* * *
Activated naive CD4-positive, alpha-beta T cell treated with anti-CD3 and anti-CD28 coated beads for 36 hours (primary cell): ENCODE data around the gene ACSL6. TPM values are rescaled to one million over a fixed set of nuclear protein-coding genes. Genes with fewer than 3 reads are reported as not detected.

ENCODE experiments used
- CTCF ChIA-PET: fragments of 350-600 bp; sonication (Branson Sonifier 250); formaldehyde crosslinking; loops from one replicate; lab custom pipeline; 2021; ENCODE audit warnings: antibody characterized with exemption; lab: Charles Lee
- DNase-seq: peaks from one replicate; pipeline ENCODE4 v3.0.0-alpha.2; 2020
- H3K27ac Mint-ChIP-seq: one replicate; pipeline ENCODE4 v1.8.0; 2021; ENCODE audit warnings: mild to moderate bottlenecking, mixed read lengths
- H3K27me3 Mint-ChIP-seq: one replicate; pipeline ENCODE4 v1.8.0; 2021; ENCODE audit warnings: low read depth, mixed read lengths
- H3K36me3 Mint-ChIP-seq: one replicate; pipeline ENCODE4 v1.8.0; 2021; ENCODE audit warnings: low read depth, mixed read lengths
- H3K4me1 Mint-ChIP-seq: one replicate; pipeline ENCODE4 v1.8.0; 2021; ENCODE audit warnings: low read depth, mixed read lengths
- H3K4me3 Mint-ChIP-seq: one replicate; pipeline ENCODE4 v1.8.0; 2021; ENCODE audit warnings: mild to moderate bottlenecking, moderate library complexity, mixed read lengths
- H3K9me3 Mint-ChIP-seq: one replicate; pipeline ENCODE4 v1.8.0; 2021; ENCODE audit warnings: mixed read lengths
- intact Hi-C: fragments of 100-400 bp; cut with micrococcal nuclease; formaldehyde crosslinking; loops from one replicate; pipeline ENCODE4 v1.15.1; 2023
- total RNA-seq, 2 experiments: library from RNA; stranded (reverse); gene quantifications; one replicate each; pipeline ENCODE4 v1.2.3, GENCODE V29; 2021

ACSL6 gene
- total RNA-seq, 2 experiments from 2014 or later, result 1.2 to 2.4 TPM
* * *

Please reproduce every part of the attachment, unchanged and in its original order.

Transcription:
Activated naive CD4-positive, alpha-beta T cell treated with anti-CD3 and anti-CD28 coated beads for 36 hours (primary cell): ENCODE data around the gene ACSL6. TPM values are rescaled to one million over a fixed set of nuclear protein-coding genes. Genes with fewer than 3 reads are reported as not detected.

ENCODE experiments used
- CTCF ChIA-PET: fragments of 350-600 bp; sonication (Branson Sonifier 250); formaldehyde crosslinking; loops from one replicate; lab custom pipeline; 2021; ENCODE audit warnings: antibody characterized with exemption; lab: Charles Lee
- DNase-seq: peaks from one replicate; pipeline ENCODE4 v3.0.0-alpha.2; 2020
- H3K27ac Mint-ChIP-seq: one replicate; pipeline ENCODE4 v1.8.0; 2021; ENCODE audit warnings: mild to moderate bottlenecking, mixed read lengths
- H3K27me3 Mint-ChIP-seq: one replicate; pipeline ENCODE4 v1.8.0; 2021; ENCODE audit warnings: low read depth, mixed read lengths
- H3K36me3 Mint-ChIP-seq: one replicate; pipeline ENCODE4 v1.8.0; 2021; ENCODE audit warnings: low read depth, mixed read lengths
- H3K4me1 Mint-ChIP-seq: one replicate; pipeline ENCODE4 v1.8.0; 2021; ENCODE audit warnings: low read depth, mixed read lengths
- H3K4me3 Mint-ChIP-seq: one replicate; pipeline ENCODE4 v1.8.0; 2021; ENCODE audit warnings: mild to moderate bottlenecking, moderate library complexity, mixed read lengths
- H3K9me3 Mint-ChIP-seq: one replicate; pipeline ENCODE4 v1.8.0; 2021; ENCODE audit warnings: mixed read lengths
- intact Hi-C: fragments of 100-400 bp; cut with micrococcal nuclease; formaldehyde crosslinking; loops from one replicate; pipeline ENCODE4 v1.15.1; 2023
- total RNA-seq, 2 experiments: library from RNA; stranded (reverse); gene quantifications; one replicate each; pipeline ENCODE4 v1.2.3, GENCODE V29; 2021

ACSL6 gene
- total RNA-seq, 2 experiments from 2014 or later, result 1.2 to 2.4 TPM